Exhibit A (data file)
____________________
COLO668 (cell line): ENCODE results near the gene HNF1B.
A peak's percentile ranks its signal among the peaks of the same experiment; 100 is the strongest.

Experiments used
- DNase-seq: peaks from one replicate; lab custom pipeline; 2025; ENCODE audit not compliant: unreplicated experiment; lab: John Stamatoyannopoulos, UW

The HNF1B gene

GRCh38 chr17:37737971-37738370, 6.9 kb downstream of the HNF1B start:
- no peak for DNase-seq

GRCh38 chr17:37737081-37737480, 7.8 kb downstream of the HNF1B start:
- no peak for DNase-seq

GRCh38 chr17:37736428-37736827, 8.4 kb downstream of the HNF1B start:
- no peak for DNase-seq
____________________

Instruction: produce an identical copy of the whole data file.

COLO668 (cell line): ENCODE results near the gene HNF1B.
A peak's percentile ranks its signal among the peaks of the same experiment; 100 is the strongest.

Experiments used
- DNase-seq: peaks from one replicate; lab custom pipeline; 2025; ENCODE audit not compliant: unreplicated experiment; lab: John Stamatoyannopoulos, UW

The HNF1B gene

GRCh38 chr17:37737971-37738370, 6.9 kb downstream of the HNF1B start:
- no peak for DNase-seq

GRCh38 chr17:37737081-37737480, 7.8 kb downstream of the HNF1B start:
- no peak for DNase-seq

GRCh38 chr17:37736428-37736827, 8.4 kb downstream of the HNF1B start:
- no peak for DNase-seq